April 27, 2010

The Fugitive Kind

Also this week: Disgrace, Ride with the Devil, Vivre sa vie, Smash Cut, I Love Lucy: The Movie, Traffic

Highlight of the Week

The Fugitive Kind (Criterion, E1) In Sydney Lumet’s brooding screen adaption of Tennessee Williams’ Orpheus Descending, Marlon Brando plays a snakeskin-jacketed hothead on the road to self-improvement. En route, a middle-aged storekeeper hires him to help tend shop while her crusty older husband lays on his deathbed upstairs. Brando is superb, but Anna Magnani steals the show as the lonely soul who pulls at his wild heartstrings. This is clearly the heavyweight actors’ film, and it is an out-and-out stunner on that front. Stanley Kowalski, in A Streetcar Named Desire, is the definitive Brando performance of Williams’ work, but this is a follow-up worth catching. Extras: Criterion delivers big —a half-hour interview with Lumet, an overview of Williams’ Hollywood oeuvre and three one-act Williams plays directed by Lumet, one of which features a typically first-rate performance from Ben Gazarra. 
Also Available 
Disgrace (E1) Director Steve Jacobs and screenwriter wife Anna-Maria Monticelli supply a suitably anti-feel-good aura to their film version of Nobel Prize-winner J.M. Coetzee’s 1999 novel. John Malkovich gives his meatiest performance in years as an exiled Cape Town university prof who escapes to his daughter’s remote farm after engaging with a non-white student. It is not long before serenity is wiped out by harrowing violence that triggers the characters to respond to the country’s post-apartheid new social order. Everyone involved is a knockout, but prepare yourself for some morally challenging drama. Extras: making-of, interviews. 

Ride with the Devil
 (Criterion, E1) Ang Lee breathes new life into his all-but-forgotten Civil War odyssey by way of a lengthier cut and a few vital tweaks. Ride with the Devil occasionally loses its stride, but is an attractively mounted slow burn that offers a unique take on US history. On the disc’s sole interview, Jeffrey Wright (who plays a freed slave on the Confederate side) remarks that this was the last Civil War picture of the 20th century and a far cry from one of the first: Birth of a Nation. Other extras: two commentaries, one featuring Lee and producer/screenwriter James Schamus and another with the film’s DP, sound designer and production designer.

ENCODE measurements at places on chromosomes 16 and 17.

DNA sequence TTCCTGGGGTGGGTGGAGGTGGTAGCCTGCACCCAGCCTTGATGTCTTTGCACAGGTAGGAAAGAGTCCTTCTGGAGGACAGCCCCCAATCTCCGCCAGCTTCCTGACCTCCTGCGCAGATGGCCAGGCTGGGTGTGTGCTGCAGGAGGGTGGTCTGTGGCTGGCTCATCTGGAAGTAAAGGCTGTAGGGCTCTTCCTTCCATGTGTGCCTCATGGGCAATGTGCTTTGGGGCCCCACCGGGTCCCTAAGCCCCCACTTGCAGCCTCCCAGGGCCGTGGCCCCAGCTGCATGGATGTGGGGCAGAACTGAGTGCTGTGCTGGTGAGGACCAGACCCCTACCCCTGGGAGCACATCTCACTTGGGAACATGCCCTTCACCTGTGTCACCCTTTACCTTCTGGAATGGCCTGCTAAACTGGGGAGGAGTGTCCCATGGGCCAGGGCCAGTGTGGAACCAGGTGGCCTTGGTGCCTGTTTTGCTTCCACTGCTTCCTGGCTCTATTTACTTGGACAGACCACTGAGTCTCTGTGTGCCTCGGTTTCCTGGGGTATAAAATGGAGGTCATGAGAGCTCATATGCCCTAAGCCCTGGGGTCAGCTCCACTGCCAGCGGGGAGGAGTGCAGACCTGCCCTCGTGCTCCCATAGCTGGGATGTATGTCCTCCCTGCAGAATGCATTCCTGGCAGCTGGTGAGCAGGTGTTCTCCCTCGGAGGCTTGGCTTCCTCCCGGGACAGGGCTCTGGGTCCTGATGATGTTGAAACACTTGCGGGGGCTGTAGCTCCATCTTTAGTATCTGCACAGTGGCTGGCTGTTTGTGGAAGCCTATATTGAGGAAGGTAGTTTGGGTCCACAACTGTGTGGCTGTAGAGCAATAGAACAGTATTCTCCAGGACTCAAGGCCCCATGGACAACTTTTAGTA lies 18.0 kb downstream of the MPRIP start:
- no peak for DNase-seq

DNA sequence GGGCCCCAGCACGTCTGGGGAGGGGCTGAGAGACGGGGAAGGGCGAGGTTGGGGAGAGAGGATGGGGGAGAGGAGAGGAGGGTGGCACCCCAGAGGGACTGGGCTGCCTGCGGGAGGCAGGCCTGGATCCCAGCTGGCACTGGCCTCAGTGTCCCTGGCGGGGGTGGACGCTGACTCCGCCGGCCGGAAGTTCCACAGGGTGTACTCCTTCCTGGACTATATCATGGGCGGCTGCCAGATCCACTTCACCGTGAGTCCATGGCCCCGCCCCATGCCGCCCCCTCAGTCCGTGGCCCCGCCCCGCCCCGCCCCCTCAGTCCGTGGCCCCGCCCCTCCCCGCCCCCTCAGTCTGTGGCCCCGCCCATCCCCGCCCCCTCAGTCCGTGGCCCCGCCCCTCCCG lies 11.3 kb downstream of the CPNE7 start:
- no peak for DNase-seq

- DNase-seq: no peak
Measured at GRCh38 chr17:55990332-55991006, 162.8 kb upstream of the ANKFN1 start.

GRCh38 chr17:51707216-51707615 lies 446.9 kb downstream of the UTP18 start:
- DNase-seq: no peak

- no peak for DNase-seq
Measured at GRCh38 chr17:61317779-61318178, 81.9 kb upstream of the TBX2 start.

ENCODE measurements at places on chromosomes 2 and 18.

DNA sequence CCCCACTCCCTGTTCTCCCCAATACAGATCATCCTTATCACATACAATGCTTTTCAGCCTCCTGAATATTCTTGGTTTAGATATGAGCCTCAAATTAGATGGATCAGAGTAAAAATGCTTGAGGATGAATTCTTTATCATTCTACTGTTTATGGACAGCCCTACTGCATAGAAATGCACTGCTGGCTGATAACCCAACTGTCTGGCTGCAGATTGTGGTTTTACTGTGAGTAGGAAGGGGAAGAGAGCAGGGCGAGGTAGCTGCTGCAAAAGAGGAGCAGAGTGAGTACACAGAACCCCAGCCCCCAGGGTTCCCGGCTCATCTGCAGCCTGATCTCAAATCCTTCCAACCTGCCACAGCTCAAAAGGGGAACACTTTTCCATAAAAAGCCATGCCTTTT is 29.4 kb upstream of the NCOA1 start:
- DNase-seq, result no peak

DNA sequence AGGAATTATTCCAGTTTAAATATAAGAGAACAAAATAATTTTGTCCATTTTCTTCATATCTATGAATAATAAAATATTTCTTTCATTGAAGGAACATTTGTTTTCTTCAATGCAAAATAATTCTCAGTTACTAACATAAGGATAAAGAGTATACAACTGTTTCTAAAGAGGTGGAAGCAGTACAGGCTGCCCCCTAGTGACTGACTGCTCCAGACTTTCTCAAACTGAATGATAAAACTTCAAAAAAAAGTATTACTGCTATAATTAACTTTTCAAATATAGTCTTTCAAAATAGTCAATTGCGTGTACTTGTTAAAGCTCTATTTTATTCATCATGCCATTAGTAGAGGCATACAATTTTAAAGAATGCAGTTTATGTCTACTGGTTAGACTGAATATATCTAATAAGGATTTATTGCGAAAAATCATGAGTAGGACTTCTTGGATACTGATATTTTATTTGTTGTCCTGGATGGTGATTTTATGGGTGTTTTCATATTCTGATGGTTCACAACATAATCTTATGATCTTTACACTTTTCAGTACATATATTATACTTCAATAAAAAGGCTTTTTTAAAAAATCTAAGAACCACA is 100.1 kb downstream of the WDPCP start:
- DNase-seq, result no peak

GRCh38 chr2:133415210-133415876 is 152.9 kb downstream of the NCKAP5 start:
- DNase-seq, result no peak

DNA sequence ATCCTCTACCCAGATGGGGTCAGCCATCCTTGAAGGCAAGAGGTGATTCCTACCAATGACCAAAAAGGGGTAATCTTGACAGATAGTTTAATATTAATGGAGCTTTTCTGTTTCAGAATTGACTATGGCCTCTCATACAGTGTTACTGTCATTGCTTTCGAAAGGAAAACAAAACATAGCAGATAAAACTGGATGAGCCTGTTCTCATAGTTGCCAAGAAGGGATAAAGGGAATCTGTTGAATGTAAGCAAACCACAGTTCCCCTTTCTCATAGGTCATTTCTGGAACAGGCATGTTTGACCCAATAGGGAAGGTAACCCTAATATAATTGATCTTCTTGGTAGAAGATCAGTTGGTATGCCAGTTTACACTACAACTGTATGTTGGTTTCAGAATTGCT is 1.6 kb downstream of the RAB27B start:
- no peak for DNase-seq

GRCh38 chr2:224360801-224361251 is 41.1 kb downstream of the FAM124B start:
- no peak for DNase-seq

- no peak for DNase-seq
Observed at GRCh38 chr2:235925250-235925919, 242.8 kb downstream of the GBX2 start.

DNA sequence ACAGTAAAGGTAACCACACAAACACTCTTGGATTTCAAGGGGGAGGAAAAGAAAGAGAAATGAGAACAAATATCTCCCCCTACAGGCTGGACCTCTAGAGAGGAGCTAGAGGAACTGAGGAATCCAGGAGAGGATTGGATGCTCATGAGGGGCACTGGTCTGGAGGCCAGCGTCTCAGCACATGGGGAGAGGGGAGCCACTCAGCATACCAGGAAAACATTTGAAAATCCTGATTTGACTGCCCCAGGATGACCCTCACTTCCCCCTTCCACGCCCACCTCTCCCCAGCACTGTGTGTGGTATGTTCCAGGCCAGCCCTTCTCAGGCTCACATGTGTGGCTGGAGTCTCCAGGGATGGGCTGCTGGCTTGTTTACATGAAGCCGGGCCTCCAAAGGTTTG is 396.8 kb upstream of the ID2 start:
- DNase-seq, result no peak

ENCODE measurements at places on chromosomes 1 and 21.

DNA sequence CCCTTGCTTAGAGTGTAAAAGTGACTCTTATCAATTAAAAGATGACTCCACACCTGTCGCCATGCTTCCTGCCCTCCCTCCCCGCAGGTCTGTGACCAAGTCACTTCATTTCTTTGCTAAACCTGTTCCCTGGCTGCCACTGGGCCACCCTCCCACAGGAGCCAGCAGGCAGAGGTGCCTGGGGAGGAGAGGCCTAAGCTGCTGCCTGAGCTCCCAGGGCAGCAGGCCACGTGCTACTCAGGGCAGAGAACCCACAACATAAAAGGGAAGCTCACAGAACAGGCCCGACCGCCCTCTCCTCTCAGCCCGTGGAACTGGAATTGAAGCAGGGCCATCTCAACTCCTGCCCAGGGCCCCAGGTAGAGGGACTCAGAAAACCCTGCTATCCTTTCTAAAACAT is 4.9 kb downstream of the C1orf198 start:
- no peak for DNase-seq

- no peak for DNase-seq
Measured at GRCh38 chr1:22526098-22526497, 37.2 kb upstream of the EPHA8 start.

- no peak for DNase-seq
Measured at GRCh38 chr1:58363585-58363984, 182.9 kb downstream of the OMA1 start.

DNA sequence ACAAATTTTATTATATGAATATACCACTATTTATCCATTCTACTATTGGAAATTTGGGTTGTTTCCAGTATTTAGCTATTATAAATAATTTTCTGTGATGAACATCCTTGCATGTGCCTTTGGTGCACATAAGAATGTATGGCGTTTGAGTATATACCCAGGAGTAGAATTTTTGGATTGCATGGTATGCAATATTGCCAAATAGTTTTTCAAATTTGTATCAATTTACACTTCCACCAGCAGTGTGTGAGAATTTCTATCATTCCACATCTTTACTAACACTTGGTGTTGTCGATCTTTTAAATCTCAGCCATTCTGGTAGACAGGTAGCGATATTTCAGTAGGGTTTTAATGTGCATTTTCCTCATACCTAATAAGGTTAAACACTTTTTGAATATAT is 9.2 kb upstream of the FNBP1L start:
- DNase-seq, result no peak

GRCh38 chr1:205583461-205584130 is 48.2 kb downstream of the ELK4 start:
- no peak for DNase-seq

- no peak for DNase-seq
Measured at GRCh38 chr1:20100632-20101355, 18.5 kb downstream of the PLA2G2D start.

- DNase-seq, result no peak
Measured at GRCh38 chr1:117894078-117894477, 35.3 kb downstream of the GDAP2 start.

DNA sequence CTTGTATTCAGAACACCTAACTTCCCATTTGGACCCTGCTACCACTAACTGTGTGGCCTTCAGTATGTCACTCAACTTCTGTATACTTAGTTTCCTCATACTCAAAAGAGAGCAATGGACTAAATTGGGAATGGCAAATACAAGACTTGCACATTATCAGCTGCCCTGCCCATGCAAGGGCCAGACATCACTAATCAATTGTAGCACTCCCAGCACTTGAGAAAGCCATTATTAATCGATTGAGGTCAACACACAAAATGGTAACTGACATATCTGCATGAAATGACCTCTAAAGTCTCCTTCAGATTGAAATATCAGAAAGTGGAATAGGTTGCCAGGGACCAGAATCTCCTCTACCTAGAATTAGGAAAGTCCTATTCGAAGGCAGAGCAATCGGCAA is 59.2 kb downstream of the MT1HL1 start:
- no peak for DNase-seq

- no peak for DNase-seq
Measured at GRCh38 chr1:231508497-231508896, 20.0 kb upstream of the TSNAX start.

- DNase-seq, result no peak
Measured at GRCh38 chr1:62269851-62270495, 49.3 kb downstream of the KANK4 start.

Vivre sa vie
 (Criterion, E1) An essential item in the French New Wave catalogue as well as one of Godard’s best (personal preference goes to Pierrot le fou), Vivre sa vie arrives on very deserving Criterion. Re-teaming with his muse and then-wife Anna Karina, this unorthodox portrayal of a doomed Parisian prostitute marked a game-changing evolution in the auteur’s output. Boasting breathtaking visuals shot by recurring collaborator Raoul Coutard, home theater high-enders are urged to re-experience Godard en bleu. Extras: scholar commentary, interviews aplenty, illuminating excerpts from vintage French television program on prostitution, more.   

Smash Cut
 (E1) An otherwise futile tribute to trash cinema, Jesus Christ Vampire Hunter helm Lee Demarbre gets minor credit for inspired casting, and I’m not referring to porn princess Sasha Grey. Horror keeners should dig Last House on the Left kingpin David Hess as a failed filmmaker on the hunt for body parts to use as props for his magnum opus. Iconic cult actor Michael Berryman and legendary gore maestro Herschel Gordon Lewis also appear. As a last-resort midnight option, this gets a hesitant pass. Extras: director’s commentary, Sasha Grey diaries, more.

I Love Lucy: The Movie
 (Paramount) You might love Lucy in her recently unearthed feature that is actually three stitched-together first season episodes. Though featuring 12-minutes of fresh footage, the film never made it to cinemas but was eventually included in the series boxed set released a few years back. Individual season collectors who felt burned can now catch up with Ricky, Fred, Ethel and lovable Lucy in this standalone DVD that includes fab extras like a colourized episode, Lucy and Desi’s first joint TV appearance and more tasty rarities. 

Traffic (Alliance) Steven Soderbergh’s sprawling character juggler packs enormous punch 10 years on. Now you can see it in all its blue/tobacco-hued glory, courtesy of this Blu-ray re-release that gets it almost right the second time: transfer is much improved, but Criterion’s two-disc triumph still owns in the extras department. At any rate, just make sure you don’t accidentally pick up Alliance’s unimpressive 2009 Blu version.